MARKETING • CREATIVE • DIGITAL
Demystifying the Independent Workforce
The number of full-time and part-time independent workers in the US is expected to grow to 37.9 million in 2020, according to Staffing Industry Analysts and MBO Partners State of Independence study. Independent workers are people 21 years old and older who work on a regular basis as freelancers, contractors, consultants, temporary and on-call workers. They also say people working on fixed-term employment contracts of less than a year are also considered independent workers. The terms “temporary” and “on-call workers” are self-explanatory, but what is the difference between “freelancers,” “contractors” and “consultants”?
Freelancers are Independent Contractors
An individual described as a “freelancer” is a person who is “self-employed and is not necessarily committed to a particular employer long-term,” according to Wikipedia. The IRS says an “independent contractor” is someone who offers his/her services to the general public. They go on to say “the general rule is that an individual is an independent contractor if the payor (the client) has the right to control or direct only the result of the work and not what will be done and how it will be done.”
For all purposes, the “freelancer” and the “independent contractor” are the same. Their earnings are subject to Self-Employment Tax. In some professional fields, such as marketing, creative and IT, a freelancer is an independent contractor who works on a project basis and has multiple clients. They may work for one client at a time or juggle multiple projects for several different clients. Freelancers set their hourly rate or project price when bidding on a project for a client. They are self-employed independent contractors and have a vendor’s relationship with the client. Freelancers handle paying their taxes and other business responsibilities such as being accountable for the outcome of the work they produce. If the client is not happy with the work performed by the freelancer, they may ask him/her to revise the work to meet the client’s satisfaction or make adjustments to the invoice. Freelancing is more for the seasoned professional who thrives on working independently and is also skilled at managing the business side of being a freelancer.
What is a Consultant?
Where does the “consultant” fit into all of this? The Apple Dictionary (2.2.1) states that a “consultant” is a “professional or expert in a particular area or speciality field.” The consultant can be someone who operates within an organization but is available to be consulted on areas of their speciality by other departments. A consultant can also be employed externally, with a firm or self-employed as an independent contractor. A consultant can be an independent contractor, freelancer or an employee of a company whose expertise is provided on a temporary basis, usually for a fee.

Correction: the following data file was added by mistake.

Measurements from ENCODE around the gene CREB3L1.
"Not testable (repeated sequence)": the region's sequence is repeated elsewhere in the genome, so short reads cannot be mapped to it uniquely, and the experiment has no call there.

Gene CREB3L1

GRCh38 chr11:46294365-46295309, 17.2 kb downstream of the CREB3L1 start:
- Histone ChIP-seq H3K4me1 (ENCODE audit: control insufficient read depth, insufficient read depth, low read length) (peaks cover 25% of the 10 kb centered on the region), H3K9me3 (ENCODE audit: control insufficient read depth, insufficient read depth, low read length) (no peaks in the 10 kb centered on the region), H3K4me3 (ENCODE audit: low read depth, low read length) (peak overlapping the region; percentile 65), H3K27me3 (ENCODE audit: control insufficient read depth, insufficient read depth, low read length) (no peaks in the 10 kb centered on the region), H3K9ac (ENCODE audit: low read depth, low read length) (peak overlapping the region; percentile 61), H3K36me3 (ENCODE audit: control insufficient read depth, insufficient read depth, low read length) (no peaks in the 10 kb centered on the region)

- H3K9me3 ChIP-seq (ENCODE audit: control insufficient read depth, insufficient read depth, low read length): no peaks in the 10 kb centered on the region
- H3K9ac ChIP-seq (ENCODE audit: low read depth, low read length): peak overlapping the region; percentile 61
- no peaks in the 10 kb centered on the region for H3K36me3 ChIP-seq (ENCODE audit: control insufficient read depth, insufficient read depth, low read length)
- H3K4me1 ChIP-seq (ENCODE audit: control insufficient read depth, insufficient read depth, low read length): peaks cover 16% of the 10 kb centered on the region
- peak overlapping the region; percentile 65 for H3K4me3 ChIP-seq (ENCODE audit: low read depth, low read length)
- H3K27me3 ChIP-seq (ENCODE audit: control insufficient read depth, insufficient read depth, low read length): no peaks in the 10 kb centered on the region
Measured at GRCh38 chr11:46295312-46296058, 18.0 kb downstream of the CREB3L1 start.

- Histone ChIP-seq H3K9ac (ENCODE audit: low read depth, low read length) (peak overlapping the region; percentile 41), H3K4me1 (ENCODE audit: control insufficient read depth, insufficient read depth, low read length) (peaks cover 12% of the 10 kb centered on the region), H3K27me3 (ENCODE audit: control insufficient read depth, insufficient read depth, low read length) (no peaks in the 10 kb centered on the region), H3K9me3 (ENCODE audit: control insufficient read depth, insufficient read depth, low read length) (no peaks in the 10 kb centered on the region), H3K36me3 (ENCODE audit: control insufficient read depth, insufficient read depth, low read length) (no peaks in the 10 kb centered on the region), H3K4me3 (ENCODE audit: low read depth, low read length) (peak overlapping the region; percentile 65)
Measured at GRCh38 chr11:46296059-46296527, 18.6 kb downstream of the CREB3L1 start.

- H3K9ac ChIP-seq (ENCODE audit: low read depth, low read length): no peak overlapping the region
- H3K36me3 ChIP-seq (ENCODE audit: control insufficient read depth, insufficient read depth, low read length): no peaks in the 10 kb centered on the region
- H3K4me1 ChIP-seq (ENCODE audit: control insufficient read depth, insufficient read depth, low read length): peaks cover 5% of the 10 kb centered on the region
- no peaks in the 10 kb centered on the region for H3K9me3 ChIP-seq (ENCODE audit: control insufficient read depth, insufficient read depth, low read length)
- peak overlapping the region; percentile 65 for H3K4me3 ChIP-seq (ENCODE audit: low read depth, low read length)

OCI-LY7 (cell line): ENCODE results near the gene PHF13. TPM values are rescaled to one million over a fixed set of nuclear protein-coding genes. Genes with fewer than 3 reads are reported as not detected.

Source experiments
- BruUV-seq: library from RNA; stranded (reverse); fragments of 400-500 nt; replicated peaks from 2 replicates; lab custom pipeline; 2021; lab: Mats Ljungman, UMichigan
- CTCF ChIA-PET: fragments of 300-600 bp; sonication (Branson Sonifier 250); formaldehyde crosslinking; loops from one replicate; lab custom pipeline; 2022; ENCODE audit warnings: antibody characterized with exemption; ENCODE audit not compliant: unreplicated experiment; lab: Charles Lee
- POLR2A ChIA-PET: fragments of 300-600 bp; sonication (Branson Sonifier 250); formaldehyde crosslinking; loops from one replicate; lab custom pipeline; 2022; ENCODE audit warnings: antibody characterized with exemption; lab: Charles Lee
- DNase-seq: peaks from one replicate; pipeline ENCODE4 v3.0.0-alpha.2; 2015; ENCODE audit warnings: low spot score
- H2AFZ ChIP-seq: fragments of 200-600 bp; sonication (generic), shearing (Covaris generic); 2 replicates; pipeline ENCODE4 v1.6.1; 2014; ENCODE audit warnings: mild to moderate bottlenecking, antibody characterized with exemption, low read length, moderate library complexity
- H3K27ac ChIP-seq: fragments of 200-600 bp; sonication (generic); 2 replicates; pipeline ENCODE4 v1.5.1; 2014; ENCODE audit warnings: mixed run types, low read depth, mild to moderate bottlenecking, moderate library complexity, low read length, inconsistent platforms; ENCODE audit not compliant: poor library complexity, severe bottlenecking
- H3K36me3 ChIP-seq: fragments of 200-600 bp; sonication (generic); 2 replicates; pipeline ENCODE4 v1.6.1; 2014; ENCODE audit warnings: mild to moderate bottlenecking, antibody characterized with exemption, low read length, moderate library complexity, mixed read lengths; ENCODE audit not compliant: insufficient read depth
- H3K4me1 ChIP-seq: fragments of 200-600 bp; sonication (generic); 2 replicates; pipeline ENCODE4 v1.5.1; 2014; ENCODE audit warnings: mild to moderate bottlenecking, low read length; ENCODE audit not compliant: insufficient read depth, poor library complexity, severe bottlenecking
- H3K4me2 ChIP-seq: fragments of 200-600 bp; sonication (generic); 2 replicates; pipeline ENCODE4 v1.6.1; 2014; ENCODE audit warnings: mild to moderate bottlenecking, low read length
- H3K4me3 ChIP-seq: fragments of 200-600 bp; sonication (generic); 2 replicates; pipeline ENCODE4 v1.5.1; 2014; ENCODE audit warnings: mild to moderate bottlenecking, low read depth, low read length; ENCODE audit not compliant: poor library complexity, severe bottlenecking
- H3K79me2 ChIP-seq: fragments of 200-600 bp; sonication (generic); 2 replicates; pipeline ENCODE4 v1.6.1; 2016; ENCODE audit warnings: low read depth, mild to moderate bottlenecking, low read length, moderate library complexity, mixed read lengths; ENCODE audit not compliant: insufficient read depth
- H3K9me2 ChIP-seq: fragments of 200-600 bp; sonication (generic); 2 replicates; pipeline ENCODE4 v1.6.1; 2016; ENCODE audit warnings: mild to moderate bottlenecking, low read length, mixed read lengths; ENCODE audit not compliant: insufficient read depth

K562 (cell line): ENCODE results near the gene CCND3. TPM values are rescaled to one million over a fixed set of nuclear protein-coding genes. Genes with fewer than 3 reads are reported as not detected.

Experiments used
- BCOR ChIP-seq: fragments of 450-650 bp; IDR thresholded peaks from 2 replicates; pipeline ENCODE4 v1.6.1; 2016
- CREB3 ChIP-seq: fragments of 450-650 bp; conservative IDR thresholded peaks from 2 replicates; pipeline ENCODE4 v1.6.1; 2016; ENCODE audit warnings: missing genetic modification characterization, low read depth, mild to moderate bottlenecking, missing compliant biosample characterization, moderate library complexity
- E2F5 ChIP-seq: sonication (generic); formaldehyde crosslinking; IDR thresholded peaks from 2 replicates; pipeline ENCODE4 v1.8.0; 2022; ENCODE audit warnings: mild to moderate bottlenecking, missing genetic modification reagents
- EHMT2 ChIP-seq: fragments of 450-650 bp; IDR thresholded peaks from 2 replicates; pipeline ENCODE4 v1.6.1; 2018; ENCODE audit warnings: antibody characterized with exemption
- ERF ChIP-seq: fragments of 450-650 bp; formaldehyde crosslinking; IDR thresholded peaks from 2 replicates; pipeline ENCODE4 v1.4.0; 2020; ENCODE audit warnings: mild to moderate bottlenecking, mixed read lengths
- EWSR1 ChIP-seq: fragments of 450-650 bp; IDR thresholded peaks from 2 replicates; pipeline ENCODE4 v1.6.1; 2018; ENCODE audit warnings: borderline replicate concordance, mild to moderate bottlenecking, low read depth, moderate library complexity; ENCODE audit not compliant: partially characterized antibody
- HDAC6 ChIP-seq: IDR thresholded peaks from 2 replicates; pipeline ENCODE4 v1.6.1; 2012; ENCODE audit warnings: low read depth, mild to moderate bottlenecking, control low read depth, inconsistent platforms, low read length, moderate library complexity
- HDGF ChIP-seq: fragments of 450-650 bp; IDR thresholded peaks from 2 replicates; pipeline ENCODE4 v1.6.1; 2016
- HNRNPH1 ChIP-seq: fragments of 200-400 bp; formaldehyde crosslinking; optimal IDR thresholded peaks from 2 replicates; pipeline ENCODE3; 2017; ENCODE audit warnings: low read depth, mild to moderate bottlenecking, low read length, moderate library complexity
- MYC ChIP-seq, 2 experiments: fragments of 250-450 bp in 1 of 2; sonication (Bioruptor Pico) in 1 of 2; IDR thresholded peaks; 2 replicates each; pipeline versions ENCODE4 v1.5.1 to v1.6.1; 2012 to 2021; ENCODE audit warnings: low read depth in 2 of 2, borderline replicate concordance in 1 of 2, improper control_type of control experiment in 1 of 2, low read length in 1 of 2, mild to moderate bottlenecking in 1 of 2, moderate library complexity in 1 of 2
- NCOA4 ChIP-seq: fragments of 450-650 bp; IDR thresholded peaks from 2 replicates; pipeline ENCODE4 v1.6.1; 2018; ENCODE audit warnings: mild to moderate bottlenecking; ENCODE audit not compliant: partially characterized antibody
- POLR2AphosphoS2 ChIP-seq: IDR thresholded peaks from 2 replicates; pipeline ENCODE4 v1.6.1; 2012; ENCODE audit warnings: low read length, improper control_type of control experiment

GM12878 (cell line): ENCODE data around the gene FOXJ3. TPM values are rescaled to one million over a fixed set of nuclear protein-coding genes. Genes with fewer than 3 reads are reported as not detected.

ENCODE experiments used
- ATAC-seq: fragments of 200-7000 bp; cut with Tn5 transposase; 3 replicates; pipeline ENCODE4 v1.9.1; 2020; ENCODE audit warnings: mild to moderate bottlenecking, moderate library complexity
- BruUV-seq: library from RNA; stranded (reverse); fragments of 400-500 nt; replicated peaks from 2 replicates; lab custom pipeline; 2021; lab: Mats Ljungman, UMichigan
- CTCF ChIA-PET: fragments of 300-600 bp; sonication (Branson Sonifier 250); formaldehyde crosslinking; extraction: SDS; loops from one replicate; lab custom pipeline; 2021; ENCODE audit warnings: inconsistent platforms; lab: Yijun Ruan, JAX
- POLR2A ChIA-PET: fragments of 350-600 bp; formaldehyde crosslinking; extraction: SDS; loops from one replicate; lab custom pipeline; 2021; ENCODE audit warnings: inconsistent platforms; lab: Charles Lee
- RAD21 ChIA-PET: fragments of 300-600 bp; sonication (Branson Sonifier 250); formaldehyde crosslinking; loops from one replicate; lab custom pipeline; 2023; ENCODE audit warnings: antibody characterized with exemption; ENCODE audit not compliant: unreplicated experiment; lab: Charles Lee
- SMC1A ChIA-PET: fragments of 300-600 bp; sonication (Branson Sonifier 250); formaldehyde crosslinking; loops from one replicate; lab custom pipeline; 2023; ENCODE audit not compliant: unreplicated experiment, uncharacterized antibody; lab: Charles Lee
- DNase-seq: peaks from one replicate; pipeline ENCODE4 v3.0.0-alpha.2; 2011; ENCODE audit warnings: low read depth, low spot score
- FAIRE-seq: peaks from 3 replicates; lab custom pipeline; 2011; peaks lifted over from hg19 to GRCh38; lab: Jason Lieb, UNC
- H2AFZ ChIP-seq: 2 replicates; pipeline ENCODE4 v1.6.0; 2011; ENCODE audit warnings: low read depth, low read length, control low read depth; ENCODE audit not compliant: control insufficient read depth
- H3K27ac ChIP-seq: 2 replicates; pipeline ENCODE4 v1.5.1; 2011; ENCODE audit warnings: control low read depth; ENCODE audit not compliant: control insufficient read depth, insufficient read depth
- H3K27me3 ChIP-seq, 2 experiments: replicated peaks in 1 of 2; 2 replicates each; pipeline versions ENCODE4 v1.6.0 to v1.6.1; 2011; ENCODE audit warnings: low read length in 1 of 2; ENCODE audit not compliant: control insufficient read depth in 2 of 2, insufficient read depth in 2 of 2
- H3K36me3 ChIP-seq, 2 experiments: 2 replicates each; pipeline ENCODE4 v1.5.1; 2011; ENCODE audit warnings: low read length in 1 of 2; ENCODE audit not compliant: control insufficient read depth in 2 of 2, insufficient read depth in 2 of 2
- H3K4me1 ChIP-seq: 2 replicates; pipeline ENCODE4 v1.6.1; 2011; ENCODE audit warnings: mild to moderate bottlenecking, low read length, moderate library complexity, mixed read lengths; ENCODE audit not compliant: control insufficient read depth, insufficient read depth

Successful “contract workers” or “contractors” in professional fields, may be seasoned professionals or quite new to an industry. Like freelancers, they may work on a project basis or work for a defined amount of time for a client company. Contractors are on the payroll of a staffing firm to fulfill the contract that the staffing firm has with the client company. Many staffing companies offer their employee contractors a host of benefits such as PTO (paid time off), health insurance, 401K, competitive pay and other perks that full-time employees enjoy. Additionally, the staffing firm must meet all other employer obligations including payroll taxes. When the contract assignment ends, the staffing firm will seek other contract opportunities for that contractor or consultant.
With today’s independent workforce, some individuals work a mix of freelance, contract work and consulting. Freelancing, contracting, consulting, temporary and on-call are all viable career options for those seeking independence and flexibility in their work.
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